Review: 2010 Honda Accord Crosstour
The Honda Accord has been the Iron Man of the midsize sedan market for generations. Now, with the great Accord name on the back, Honda has created an all-new version of the family sedan. Meet the Accord Crosstour, which adds a touch of modern versatility and a premium ride to the Accord lineup.
The Crosstour is Honda’s take on the swoopy five-door coupe-like crossover that seems to be making its rounds in the automotive world. So, is the new Crosstour good enough to be called an Accord?
If you think this design is new then you would be quite mistaken. The 2010 Accord Crosstour is just another five-door utility in the market. BMW has the X6, Toyota has the Venza, and Acura has the ZDX.
Amazingly, despite being nearly the same company, the Acura ZDX is not at all similar to the Crosstour. The ZDX is based on a truck chassis, while the Crosstour is pure Accord.
Hit the jump to keep reading.
The Crosstour is nearly the same size as the Accord sedan, with only an extra 3-inches in length, though it can be very hard to tell when the two are side by side. The Crosstour just seems so much longer.
Honda has given the Crosstour a few design elements from the Accord coupe, like the headlights and taillights. Up front, the massive thick grille gives the car a big, blunt look.
From the side, the Crosstour’s short glass, high beltline, and fast sloping roof give the car a very muscular stance. Trimmed rocker panels add more style to the lower body.
Around back, the Crosstour gets the Insight’s dual-glass rear hatch, which is a hate it or love it feature, and dual chrome exhaust outlets. There is a small spoiler that cuts across the rear glass, helping too obscure visibility from the rear view mirror.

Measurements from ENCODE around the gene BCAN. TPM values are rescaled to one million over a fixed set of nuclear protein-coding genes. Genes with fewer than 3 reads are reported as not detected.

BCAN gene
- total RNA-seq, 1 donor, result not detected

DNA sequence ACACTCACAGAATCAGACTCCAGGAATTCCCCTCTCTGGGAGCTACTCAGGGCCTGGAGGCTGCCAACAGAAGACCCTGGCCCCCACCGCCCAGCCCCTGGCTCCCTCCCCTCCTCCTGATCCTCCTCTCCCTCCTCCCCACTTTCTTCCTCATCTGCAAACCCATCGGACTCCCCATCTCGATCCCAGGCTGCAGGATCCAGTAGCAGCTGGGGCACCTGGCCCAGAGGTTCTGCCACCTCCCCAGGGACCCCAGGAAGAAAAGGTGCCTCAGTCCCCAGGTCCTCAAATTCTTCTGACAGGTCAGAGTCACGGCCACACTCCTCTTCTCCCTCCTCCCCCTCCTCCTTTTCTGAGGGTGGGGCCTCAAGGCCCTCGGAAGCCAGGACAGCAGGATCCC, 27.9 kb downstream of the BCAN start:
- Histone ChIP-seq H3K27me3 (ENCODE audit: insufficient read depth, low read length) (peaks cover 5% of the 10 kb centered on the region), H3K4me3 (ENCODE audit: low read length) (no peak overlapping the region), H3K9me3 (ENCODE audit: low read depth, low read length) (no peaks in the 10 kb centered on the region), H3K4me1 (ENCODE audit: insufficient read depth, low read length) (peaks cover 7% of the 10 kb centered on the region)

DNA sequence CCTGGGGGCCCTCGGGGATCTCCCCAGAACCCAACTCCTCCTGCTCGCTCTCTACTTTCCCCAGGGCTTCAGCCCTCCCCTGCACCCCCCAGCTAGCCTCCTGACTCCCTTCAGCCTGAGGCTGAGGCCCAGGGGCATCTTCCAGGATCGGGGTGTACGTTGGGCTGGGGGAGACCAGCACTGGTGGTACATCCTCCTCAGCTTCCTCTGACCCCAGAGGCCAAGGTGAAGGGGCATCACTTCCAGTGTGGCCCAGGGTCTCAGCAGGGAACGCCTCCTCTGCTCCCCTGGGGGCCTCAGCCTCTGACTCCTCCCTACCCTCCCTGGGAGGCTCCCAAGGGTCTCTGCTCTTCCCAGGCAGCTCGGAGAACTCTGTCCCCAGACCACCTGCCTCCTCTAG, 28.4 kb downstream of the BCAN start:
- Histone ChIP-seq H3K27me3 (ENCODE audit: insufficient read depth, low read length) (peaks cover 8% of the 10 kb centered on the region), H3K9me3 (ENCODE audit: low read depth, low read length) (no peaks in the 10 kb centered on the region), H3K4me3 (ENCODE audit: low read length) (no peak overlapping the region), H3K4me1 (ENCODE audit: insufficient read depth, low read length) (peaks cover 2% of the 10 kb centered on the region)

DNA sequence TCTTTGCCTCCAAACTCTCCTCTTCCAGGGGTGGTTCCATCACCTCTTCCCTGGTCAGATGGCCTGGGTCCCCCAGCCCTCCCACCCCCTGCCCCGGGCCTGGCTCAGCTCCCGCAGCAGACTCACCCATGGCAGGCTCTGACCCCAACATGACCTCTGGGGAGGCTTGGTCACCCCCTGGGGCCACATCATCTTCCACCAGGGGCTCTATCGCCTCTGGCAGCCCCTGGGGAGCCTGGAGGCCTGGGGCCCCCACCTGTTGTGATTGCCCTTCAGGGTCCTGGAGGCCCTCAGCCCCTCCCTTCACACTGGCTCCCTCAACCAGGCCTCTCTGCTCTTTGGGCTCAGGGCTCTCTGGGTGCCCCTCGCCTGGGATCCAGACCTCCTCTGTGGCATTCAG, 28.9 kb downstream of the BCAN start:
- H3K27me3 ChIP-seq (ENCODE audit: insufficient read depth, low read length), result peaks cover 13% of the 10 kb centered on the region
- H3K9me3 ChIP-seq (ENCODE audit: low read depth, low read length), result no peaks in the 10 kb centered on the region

The test EX-L came with 18-inch alloy wheels, but 17-inch wheels are available.
Inside, the Accord Crosstour has the same styling as the Accord sedan. The upswept dash, intuitive layout, neat blue dials, and wood trim give the car a very upscale look.
The seats are supportive, with standard 10-way power for the driver and 4-way for the passenger. The EX-L adds leather, memory, and heat.
Steering wheel controls for audio and climate are standard, as well as Bluetooth, which was fairly easy to set up.
Interior space is a bit of a letdown, as legroom, shoulder, and headroom all come up short to the Toyota Venza. The seatbacks fold 60/40 by pulling the handles in the cargo bay or buttons on the back of the seat.
It’s in the cargo department where the Crosstour really shines. The cargo lip is low for easy loading and, with the seats down, there is plenty of room for almost anything. There are three trays under the floor of the cargo area for dirtier items. The center tray lifts out and can be used as a cooler on road trips or picnics.
The 2010 Accord Crosstour comes with a 3.5-liter V6 with 271 horsepower and 254 pound-feet of torque, tied to a front-drive 5-speed automatic. Sadly, the gearbox lacks a sport shift option.
The test car came with the same single speed four-wheel drive system that is found in the CR-V. Despite the 4WD badge on the back, we wouldn’t advise going offroading, as this vehicle is more car than SUV.
On the roads, the Crosstour feels like a large car. That being said, it feels strong and accelerates hard from a standstill.
Fuel economy is rated at 18 City/27 Highway on regular gas which is average for this sort of vehicle.
The suspension design is like the Accord’s, with double-wishbone front and multi-link rear. The Crosstour’s setup has been beefed up a bit in order to carry the added weight.
The driving experience is a brilliant one. It’s agile and feels like a heavier Accord. The ride is smooth and comfortable and the Crosstour is able to take corners better than most cars of similar size.
The rear spoiler cuts right across the rear view mirror so rear visibility is a bit hampered.
Price wise, the base Crosstour starts at $30,380, while the upper end EX-L with four-wheel drive starts at $34,730. That puts the Crosstour well above the Venza in terms of cost.